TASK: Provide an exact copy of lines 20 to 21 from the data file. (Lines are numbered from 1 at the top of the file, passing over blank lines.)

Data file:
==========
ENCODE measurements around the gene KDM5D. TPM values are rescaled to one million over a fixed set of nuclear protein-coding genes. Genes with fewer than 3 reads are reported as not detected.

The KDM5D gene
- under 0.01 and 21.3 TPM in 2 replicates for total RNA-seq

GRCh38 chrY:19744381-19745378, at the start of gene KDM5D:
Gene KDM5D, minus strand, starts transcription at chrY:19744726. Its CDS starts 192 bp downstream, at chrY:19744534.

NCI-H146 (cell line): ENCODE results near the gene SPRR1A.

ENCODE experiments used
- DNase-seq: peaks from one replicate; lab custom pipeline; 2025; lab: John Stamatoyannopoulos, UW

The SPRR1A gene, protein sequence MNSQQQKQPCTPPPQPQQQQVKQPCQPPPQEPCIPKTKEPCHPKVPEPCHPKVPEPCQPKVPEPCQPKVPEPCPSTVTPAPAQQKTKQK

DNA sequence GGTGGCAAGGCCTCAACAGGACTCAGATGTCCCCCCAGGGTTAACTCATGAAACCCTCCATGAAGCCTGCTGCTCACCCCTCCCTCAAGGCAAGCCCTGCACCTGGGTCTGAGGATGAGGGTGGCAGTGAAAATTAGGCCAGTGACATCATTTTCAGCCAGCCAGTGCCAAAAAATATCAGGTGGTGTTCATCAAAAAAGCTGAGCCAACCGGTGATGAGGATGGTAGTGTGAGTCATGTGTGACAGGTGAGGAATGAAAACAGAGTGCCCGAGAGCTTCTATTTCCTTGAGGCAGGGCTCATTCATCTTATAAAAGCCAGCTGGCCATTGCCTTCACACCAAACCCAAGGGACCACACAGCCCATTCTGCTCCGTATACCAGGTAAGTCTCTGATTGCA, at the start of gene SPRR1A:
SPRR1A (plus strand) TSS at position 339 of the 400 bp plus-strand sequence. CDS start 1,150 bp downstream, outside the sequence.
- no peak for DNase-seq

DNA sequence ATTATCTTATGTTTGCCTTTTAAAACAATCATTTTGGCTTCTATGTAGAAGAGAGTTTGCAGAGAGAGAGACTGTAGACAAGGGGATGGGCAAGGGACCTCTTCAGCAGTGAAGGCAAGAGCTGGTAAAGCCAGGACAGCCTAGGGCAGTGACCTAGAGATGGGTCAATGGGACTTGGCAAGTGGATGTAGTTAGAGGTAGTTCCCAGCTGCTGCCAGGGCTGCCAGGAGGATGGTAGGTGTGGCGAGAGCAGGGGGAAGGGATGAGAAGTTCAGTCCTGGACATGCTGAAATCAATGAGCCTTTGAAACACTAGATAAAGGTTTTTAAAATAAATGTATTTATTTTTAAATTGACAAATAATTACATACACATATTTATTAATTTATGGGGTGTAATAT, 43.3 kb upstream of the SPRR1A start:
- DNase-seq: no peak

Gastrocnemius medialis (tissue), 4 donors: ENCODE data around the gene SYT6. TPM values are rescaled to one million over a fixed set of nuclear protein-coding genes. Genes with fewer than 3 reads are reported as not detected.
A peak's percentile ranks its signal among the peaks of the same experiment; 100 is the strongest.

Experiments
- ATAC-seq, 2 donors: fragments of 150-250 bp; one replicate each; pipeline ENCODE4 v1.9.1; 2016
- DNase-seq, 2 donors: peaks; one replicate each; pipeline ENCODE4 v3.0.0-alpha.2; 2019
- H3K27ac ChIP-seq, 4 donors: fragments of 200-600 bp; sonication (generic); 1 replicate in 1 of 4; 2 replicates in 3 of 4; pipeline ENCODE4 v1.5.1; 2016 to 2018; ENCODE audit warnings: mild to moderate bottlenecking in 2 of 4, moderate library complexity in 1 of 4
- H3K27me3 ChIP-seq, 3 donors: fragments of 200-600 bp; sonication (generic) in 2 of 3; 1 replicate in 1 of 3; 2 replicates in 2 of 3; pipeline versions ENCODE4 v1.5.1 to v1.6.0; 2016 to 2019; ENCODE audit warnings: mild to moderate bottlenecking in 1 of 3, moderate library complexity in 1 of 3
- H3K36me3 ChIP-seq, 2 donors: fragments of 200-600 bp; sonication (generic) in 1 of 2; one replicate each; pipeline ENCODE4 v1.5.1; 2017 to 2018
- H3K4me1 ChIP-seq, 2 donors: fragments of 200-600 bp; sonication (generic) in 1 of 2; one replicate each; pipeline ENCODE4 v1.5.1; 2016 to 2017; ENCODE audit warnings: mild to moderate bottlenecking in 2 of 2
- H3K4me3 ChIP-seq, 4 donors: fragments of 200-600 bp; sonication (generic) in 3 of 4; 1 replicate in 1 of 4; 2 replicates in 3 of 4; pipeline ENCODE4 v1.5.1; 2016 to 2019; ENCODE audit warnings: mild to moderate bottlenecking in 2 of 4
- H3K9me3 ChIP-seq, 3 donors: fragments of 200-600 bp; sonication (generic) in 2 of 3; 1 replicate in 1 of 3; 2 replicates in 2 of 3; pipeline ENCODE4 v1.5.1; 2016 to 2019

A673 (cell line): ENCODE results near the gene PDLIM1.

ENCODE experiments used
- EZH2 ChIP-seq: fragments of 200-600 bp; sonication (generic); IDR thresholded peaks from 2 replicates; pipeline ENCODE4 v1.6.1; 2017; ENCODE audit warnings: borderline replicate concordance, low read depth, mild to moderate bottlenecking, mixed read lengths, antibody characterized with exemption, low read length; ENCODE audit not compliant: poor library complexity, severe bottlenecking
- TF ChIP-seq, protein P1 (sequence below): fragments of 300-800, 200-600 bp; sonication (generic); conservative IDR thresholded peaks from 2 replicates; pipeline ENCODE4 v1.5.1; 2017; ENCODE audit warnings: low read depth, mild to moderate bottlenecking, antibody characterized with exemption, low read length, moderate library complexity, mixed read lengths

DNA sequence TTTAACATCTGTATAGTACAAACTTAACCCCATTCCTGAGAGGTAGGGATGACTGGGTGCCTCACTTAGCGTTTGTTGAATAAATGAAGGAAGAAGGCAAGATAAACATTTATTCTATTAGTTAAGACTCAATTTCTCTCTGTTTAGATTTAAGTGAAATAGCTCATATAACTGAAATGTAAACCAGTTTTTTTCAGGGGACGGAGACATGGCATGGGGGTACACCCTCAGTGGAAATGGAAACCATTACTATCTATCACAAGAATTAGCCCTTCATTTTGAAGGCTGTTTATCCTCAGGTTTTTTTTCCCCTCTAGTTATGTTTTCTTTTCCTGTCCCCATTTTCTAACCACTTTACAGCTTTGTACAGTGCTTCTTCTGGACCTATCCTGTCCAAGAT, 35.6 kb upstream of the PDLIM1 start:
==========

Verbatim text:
- H3K27ac ChIP-seq, 4 donors: fragments of 200-600 bp; sonication (generic); 1 replicate in 1 of 4; 2 replicates in 3 of 4; pipeline ENCODE4 v1.5.1; 2016 to 2018; ENCODE audit warnings: mild to moderate bottlenecking in 2 of 4, moderate library complexity in 1 of 4
- H3K27me3 ChIP-seq, 3 donors: fragments of 200-600 bp; sonication (generic) in 2 of 3; 1 replicate in 1 of 3; 2 replicates in 2 of 3; pipeline versions ENCODE4 v1.5.1 to v1.6.0; 2016 to 2019; ENCODE audit warnings: mild to moderate bottlenecking in 1 of 3, moderate library complexity in 1 of 3